We would like to inform you that on July 19, 2023, the Commission on industry, research and energy of EU Parliament (ITRE) expressed a favorable opinion on the Cyber Resilience Act, a document aimed at harmonizing minimum cybersecurity requirements with regard to digital devices.
The advent of new technologies brings with it new risks and an increase in cyber-attacks using digital products (alarm systems, WI-FI routers, baby monitors etc.). Therefore, the new regulations will aim to ensure that products with digital components (e.g., telephones, toys and home cameras with Internet connection etc.), are designed, developed, manufactured and distributed in the market in compliance with certain security standards.
THE CYBER RESILIENCE ACT
The provisions of the Cyber Resilience Act include the following:
- rules aimed at rebalancing the responsibility of the producers, who must ensure compliance with European security requirements;
- the scope will cover all products connected, directly or indirectly, to another device or network. It is assumed that the only exceptions will cover products for which cybersecurity requirements are already defined in other European standards (e.g., medical devices, automobiles and aviation systems);
- the reporting of product vulnerabilities will have to be addressed to the appropriate national authorities and not to the European Union Agency for Cybersecurity (ENISA), as initially proposed by the EU Commission;
- the faculty to take legal action as a group to recover damages when buying a product that does not satisfy cybersecurity standards.
LIGHTS AND SHADOWS OF THE CYBER RESILIENCE ACT
The Cyber Resilience Act will ensure greater security of hardware and software products from a cyber perspective and the mitigation of vulnerabilities, so it should lead to a decrease in the number of cyber threats to European citizens.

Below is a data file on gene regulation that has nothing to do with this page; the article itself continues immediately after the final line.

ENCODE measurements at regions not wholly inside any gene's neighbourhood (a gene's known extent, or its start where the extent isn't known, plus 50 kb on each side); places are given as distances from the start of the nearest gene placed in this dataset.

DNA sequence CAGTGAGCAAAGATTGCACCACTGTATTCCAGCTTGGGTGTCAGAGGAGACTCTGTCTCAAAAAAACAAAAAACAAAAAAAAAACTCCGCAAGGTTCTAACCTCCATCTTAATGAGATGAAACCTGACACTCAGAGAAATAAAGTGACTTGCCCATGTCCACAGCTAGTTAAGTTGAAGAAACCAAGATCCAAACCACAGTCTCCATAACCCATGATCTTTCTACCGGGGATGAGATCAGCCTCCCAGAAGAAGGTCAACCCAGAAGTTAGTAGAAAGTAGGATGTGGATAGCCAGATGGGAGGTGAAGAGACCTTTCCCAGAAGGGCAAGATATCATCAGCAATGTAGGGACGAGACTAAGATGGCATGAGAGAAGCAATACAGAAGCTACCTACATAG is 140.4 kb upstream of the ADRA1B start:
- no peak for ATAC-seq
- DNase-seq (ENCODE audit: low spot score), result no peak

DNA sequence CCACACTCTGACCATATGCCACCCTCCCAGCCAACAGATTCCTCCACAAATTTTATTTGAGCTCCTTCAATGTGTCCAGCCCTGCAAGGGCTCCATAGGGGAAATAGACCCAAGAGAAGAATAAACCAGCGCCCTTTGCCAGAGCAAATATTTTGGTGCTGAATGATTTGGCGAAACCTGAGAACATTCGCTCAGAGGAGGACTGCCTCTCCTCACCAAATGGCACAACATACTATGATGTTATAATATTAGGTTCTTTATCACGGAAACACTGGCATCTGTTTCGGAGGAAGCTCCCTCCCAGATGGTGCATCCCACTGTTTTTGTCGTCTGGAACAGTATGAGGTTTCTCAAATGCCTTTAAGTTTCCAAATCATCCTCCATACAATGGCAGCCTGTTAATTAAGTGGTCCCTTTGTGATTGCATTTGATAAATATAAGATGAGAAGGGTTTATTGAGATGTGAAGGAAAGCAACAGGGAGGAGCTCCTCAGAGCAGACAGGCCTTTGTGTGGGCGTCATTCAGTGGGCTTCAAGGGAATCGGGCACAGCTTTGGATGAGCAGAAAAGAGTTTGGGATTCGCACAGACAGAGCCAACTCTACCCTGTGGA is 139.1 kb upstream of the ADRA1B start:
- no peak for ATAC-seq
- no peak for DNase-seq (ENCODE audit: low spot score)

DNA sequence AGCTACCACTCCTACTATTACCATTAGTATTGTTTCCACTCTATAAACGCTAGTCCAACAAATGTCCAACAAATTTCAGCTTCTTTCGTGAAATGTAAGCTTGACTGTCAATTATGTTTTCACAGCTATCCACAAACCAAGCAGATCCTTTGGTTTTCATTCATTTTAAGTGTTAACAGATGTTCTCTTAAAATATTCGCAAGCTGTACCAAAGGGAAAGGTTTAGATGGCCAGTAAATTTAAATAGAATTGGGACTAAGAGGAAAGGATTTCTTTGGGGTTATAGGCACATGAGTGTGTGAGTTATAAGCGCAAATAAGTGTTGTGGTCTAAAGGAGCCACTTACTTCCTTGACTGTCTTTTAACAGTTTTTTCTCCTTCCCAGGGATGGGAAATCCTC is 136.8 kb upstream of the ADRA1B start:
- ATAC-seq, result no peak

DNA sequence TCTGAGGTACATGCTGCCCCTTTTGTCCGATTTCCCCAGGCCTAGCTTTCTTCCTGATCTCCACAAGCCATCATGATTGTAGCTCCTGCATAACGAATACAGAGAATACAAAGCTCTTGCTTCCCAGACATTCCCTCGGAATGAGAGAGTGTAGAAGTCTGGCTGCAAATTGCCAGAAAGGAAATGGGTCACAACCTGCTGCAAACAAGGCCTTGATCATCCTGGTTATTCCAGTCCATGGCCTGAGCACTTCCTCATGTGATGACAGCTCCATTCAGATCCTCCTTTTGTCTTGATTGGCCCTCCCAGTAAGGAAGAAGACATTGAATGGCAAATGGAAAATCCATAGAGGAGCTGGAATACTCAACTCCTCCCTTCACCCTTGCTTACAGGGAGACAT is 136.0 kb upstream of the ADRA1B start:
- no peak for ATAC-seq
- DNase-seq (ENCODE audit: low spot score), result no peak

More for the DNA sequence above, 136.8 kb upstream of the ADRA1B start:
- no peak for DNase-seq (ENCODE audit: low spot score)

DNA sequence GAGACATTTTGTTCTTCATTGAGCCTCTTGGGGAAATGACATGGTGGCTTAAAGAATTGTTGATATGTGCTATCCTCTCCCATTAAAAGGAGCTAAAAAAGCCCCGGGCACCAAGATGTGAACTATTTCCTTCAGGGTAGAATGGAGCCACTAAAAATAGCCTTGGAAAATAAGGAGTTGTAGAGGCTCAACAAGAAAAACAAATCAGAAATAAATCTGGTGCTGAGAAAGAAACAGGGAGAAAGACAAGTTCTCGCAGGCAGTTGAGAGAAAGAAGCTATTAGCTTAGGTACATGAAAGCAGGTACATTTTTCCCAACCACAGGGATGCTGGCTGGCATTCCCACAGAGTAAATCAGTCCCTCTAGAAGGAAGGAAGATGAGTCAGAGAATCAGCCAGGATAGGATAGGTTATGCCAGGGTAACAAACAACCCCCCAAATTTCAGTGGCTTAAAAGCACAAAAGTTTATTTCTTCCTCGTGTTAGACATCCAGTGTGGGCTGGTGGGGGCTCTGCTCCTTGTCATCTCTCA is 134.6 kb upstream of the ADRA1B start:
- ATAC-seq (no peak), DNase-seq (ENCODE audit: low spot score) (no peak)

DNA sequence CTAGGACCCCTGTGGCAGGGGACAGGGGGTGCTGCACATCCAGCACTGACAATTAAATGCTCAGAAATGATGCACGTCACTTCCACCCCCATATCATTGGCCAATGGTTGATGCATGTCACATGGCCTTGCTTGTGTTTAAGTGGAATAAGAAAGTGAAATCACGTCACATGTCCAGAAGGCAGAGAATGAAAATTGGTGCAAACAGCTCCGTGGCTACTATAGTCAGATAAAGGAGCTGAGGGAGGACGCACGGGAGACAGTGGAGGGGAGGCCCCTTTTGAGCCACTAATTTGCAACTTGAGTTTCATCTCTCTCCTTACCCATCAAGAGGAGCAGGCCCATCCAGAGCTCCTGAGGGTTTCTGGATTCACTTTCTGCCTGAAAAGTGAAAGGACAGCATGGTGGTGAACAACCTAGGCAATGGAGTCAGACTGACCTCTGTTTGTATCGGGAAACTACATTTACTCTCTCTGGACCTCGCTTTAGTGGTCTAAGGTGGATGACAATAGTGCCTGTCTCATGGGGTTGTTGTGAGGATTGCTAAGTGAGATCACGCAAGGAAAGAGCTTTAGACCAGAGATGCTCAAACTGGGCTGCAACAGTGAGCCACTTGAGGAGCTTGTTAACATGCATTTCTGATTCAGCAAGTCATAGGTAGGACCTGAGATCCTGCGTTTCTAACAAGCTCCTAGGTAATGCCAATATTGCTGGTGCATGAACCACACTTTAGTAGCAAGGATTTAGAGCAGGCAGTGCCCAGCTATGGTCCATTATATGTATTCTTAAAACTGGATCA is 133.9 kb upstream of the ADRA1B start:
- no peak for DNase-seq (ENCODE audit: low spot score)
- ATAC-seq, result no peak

However, European consumer protection organizations (BEUC) have strongly criticized the decision to transfer the jurisdiction to examine reports to national authorities: devolving the decision-making power to a third-party authority would have ensured impartiality and independence in the decision.
In addition, the open source community is calling for an update of the regulatory text to limit the scope of application of the Cyber Resilience Act with respect to open source software: the Cyber Resilience Act places a number of responsibilities on the software developers who offer their applications freely on the market, that could be held responsible for the distribution of source code that does not prove to be secure.
NEXT STEPS TO THE FINAL APPROVAL
To proceed with the negotiations between the Commission and the EU Council aimed at approving the final version of the regulatory text, the next step will be the approval of the text by the plenary session of the EU Parliament, which has been scheduled for September.
We remain available for any clarifications and insights.